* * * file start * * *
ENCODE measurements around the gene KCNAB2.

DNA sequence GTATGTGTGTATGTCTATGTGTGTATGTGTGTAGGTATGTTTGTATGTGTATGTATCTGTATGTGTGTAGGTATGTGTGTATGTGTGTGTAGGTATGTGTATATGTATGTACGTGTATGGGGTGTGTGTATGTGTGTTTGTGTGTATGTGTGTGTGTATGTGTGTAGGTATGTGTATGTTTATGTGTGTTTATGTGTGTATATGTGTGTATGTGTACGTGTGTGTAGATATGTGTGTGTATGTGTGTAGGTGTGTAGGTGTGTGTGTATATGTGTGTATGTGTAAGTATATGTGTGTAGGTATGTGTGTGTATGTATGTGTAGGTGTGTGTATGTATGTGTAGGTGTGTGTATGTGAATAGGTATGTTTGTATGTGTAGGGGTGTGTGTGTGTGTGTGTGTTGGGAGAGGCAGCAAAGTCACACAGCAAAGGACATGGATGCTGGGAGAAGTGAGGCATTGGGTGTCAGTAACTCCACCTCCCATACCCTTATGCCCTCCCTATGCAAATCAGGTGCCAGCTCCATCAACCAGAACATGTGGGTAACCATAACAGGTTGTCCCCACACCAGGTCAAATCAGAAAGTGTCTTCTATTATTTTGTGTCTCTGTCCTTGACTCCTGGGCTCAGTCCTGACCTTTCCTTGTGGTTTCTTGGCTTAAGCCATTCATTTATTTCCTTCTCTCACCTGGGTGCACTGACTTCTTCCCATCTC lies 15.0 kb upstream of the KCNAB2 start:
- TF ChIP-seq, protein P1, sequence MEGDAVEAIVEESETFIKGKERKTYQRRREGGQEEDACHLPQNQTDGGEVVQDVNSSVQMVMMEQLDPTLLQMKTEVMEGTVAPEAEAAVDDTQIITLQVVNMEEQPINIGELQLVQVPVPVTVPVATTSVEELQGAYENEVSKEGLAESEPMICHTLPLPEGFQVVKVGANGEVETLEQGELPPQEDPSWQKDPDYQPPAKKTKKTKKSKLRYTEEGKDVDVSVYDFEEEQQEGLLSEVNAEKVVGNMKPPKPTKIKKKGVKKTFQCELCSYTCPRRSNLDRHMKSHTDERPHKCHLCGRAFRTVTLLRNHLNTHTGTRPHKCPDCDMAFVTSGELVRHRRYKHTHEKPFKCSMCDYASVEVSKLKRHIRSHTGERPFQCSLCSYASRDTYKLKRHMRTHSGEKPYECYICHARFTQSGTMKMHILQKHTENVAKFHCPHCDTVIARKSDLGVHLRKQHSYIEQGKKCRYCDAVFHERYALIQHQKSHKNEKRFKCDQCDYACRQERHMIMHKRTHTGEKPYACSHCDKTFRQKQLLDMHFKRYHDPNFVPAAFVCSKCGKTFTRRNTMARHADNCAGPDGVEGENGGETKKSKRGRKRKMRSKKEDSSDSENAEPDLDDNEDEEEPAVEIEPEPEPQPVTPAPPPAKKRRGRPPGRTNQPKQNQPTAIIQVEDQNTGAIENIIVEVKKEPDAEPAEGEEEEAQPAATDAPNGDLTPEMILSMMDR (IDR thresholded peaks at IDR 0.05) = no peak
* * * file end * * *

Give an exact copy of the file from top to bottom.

ENCODE measurements around the gene KCNAB2.

DNA sequence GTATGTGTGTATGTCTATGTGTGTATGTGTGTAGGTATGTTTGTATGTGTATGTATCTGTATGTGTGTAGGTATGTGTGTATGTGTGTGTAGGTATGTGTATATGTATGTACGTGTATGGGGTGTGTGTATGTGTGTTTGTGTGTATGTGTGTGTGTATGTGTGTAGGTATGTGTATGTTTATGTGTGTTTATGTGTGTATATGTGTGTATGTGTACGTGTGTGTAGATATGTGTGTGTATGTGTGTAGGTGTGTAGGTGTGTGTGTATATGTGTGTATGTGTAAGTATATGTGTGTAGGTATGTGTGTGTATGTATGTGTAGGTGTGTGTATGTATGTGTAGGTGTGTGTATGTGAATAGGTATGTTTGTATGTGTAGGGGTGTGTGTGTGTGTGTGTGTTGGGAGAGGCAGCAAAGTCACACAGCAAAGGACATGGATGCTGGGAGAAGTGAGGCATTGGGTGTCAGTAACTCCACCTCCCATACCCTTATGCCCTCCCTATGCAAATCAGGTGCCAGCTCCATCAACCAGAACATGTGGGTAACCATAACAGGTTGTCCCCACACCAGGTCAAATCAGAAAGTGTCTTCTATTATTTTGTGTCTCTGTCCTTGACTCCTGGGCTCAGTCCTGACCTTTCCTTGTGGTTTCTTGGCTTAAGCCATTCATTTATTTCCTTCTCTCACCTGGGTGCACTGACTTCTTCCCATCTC lies 15.0 kb upstream of the KCNAB2 start:
- TF ChIP-seq, protein P1, sequence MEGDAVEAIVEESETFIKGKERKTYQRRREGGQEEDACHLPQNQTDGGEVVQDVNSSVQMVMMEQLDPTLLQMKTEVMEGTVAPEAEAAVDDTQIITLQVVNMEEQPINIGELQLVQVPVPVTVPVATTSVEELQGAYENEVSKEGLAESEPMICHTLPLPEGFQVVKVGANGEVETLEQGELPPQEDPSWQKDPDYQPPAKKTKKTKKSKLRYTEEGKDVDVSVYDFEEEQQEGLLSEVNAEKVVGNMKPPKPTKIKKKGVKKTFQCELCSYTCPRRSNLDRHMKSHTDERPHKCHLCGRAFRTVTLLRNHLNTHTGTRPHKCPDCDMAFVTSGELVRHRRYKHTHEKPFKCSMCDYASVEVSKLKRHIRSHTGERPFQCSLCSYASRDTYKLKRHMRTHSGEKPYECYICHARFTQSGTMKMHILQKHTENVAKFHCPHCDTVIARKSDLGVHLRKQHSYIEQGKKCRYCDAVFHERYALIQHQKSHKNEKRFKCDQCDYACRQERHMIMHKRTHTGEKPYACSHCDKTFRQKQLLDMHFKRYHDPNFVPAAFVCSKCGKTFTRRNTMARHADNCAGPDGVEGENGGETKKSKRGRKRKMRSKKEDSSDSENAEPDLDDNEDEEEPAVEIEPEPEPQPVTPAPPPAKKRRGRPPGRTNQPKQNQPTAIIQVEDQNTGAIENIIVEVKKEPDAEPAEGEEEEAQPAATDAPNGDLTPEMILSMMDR (IDR thresholded peaks at IDR 0.05) = no peak